Today, Tom's guest is Steve Luxenberg, a longtime associate editor at The Washington Post. His latest book, Separate: The Story of Plessy v. Ferguson, and America’s Journey from Slavery to Segregation, chronicles the events that led up to the landmark 1896 Supreme Court ruling.
In 1892, Homer Plessy, a young black musician who often passed for white, boarded a train in New Orleans, and was arrested when he sat in the whites-only railway car. His arrest formed the basis of a Supreme Court challenge to the Louisiana Separate Car Act, a state law that segregated black and white people while riding the train. The Court’s decision, four years later, enshrined in American law the "separate but equal" doctrine. It wasn’t until 60 years later, in the 1954 Brown v. Board of Education case, that the doctrine of “separate but equal” was repudiated by the Court.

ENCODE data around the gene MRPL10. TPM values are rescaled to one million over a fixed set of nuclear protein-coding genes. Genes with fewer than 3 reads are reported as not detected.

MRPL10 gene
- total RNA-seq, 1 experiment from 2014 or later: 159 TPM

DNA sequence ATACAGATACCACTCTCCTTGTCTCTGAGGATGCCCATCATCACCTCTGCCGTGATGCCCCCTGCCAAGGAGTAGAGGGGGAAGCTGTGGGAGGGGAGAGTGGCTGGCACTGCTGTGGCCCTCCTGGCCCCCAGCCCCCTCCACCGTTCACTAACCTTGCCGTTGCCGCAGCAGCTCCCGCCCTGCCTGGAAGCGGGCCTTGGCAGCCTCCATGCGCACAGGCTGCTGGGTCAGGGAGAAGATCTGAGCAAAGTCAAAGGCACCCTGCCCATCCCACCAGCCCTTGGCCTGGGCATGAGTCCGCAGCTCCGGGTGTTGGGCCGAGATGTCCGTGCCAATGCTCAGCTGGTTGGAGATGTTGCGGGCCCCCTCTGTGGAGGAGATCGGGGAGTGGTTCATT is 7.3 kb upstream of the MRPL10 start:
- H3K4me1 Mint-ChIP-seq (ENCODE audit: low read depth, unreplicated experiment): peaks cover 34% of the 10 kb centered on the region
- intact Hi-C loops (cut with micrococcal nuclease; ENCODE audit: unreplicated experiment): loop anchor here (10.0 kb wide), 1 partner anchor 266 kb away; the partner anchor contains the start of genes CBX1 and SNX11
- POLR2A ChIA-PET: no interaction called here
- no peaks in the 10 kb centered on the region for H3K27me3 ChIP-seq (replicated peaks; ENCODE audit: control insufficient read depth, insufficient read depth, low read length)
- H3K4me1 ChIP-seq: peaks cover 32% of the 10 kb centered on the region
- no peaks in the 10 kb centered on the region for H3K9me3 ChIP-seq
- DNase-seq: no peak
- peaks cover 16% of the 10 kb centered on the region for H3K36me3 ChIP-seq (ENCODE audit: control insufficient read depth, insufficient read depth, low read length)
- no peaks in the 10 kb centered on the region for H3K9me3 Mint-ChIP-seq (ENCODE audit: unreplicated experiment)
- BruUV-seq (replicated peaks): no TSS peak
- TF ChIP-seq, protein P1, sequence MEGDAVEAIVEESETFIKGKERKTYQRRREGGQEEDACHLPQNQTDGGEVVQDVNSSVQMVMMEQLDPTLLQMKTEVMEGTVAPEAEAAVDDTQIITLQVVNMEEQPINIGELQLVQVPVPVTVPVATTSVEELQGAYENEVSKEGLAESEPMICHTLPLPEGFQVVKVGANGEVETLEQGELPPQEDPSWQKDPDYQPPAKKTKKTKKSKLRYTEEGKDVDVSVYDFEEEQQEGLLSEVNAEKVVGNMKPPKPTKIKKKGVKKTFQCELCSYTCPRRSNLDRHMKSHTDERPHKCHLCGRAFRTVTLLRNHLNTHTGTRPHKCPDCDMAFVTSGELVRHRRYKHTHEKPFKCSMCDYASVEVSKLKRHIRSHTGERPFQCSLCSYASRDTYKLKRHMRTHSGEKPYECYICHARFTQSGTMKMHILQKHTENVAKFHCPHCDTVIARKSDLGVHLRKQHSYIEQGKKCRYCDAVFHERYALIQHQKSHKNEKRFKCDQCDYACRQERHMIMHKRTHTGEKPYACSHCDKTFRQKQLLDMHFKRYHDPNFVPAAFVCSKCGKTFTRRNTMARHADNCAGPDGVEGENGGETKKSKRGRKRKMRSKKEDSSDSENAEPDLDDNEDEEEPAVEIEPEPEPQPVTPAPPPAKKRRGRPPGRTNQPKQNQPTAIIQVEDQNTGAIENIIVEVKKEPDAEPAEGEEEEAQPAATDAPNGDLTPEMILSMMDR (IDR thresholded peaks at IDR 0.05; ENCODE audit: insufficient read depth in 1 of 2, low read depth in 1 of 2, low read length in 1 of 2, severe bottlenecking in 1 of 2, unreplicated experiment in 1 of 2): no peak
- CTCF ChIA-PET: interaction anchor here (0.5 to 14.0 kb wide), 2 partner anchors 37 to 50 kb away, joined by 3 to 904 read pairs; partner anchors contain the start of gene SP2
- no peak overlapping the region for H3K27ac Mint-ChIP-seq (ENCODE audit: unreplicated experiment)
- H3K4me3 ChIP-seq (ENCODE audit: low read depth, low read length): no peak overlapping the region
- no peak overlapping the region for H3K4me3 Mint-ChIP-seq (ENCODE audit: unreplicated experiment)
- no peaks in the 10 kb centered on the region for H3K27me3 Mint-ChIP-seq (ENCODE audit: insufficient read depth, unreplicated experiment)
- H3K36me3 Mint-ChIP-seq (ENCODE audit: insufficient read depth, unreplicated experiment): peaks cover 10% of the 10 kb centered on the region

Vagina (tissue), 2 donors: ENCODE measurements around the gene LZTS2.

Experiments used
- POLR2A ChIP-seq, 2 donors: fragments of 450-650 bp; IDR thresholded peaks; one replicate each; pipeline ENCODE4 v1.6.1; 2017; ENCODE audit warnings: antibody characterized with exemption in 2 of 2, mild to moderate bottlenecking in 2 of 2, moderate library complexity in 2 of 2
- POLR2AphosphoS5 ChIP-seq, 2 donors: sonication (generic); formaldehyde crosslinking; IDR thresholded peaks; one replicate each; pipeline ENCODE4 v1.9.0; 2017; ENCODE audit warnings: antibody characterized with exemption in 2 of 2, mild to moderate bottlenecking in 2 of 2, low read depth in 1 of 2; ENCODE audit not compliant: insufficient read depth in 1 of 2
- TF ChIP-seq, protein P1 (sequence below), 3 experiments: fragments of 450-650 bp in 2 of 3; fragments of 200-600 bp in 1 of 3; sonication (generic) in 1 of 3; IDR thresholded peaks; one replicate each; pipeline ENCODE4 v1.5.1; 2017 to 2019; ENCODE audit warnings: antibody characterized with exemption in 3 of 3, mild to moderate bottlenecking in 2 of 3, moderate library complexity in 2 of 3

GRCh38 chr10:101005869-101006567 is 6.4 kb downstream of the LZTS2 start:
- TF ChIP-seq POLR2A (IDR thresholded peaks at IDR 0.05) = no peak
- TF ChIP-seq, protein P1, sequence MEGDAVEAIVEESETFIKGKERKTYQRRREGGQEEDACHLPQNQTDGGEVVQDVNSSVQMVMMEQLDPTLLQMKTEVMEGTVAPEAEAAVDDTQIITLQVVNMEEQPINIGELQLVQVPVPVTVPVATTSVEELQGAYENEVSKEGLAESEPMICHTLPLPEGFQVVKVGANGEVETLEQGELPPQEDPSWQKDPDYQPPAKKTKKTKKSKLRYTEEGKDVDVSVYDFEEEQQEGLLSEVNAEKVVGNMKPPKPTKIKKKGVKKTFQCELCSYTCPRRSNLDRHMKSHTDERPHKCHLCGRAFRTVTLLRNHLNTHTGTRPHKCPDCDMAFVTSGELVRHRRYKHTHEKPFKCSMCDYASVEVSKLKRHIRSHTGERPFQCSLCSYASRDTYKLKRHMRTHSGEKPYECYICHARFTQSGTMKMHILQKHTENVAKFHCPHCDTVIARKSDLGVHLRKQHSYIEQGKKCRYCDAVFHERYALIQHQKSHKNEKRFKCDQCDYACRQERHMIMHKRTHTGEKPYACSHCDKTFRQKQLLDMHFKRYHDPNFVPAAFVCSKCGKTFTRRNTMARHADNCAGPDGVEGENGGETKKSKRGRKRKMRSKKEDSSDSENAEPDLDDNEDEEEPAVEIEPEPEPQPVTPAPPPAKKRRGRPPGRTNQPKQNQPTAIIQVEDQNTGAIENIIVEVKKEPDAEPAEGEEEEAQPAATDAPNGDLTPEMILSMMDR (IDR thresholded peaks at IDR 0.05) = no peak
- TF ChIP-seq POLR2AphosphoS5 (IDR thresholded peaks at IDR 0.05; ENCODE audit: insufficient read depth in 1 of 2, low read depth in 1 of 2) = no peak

Tonight at 7 p.m. Steve will be discussing his book with Judge Robert M. Bell, the former chief judge of the Maryland Court of Appeals. The event is part of the Open Society Institute's "Talking About Race" series and will be held at the Church of the Redeemer in Baltimore. For more details about tonight's event, click here.
Tom's conversation with Steve Luxenberg was livestreamed on WYPR's Facebook page. Watch the video here.